Further, Regulation 4(2)(b) of the the Electronic and Postal Communication (Telecommunications Traffic Monitoring System) Regulations 2013 (the “TTMS Regulations”) provide that the TCRA shall acquire, install, operate and maintain traffic monitoring and measurement devices at the operator’s premises. Moreover, regulation 8 of the TTMS Regulations provides, inter alia, that the Traffic Monitoring System shall collect call detail records without any interception of contents of communications such as voice or SMS. Call detail records have been defined as information generated by telephone exchanges which contain details of calls originating from, terminating at or passing through the exchange. In addition, regulation 13(4) of the TTMS Regulations provides that the TCRA must ensure that call detail records data are collected for the exclusive purpose of monitoring compliance with the TTMS Regulations; they are encrypted and stored with the last three digits of the calling numbers hashed in order to protect confidentiality; and call detail records collected are not transmitted or given to third parties, public or private, except as permitted by law.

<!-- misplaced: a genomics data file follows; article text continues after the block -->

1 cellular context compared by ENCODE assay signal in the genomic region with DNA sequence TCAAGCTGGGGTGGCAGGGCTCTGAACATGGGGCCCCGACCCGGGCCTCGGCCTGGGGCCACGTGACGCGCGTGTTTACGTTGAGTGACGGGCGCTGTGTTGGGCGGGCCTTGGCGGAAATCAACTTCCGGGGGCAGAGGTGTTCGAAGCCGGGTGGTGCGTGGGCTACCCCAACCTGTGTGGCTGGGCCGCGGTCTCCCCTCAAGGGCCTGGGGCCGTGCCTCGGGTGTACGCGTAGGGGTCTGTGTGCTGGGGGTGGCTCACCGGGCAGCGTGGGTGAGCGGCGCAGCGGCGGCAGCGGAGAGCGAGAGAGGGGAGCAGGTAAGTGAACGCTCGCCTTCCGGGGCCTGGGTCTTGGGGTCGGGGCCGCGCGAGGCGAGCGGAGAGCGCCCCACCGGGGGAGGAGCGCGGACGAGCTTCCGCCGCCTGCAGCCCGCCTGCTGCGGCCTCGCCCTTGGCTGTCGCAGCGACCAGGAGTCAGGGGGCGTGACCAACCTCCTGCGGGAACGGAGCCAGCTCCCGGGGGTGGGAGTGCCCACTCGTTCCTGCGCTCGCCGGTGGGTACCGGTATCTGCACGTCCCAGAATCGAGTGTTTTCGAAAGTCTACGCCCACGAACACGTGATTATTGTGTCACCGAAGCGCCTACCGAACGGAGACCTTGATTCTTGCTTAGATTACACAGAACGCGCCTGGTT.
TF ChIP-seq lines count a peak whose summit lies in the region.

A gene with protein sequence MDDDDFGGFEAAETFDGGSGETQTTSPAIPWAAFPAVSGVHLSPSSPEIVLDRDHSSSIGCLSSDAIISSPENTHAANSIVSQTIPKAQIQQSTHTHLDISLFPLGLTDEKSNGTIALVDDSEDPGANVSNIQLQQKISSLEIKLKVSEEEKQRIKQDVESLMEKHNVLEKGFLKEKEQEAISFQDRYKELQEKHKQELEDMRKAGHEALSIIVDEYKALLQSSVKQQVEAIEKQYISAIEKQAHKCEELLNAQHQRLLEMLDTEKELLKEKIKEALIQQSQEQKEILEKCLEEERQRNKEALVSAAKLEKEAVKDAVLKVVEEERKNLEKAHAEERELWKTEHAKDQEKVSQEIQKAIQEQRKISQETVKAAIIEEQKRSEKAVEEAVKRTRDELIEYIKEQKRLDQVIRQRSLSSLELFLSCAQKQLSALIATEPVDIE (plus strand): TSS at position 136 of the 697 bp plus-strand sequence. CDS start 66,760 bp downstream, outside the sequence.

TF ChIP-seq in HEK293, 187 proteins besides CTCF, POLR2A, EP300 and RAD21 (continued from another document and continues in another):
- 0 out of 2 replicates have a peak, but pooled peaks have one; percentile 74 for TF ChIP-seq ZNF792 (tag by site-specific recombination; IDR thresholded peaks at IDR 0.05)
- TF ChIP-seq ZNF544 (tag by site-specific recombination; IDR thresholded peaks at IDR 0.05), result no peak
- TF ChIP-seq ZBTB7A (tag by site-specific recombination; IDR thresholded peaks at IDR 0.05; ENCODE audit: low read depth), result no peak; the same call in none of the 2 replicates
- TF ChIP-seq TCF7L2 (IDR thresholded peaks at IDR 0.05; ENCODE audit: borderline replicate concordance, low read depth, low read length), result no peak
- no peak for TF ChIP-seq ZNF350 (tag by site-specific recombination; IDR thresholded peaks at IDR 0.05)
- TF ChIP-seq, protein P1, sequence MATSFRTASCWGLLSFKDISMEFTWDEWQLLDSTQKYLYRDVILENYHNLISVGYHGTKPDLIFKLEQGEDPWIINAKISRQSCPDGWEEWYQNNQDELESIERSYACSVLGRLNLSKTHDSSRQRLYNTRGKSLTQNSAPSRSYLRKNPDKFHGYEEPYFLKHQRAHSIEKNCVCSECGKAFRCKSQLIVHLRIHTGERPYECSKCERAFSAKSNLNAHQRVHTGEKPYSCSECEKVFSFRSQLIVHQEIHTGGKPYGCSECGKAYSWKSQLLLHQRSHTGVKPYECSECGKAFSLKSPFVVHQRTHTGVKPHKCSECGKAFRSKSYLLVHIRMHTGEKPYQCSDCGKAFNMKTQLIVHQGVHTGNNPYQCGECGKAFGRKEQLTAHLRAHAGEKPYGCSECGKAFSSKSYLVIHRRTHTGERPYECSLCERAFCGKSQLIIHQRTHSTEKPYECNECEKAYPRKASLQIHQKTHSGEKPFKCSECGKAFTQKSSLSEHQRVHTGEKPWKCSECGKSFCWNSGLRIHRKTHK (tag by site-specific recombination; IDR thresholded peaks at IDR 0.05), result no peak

The EPOCA provides that information may only be disclosed by an authorised person where it is required by any law enforcement agency, court of law or other lawfully constituted tribunal authority with respect to subscriber information.

However, pursuant to the Electronic and Postal Communications (Licensing) Regulations, 2011 (the “Licensing Regulations”) a licensee may collect and maintain information on individual consumers where it is reasonably required for its business purposes. It further provides that the collection and maintenance of information on individual consumers must be: (a) fairly and lawfully collected and processed; (b) processed for identified purposes; (c) accurate; (d) processed in accordance with the consumer’s other rights; (e) protected against improper or accidental disclosure; and (f) not transferred to any party except as permitted by any terms and conditions agreed with the consumer, as permitted by any permission or approval of the Authority, or as otherwise permitted or required by other applicable laws or Regulations.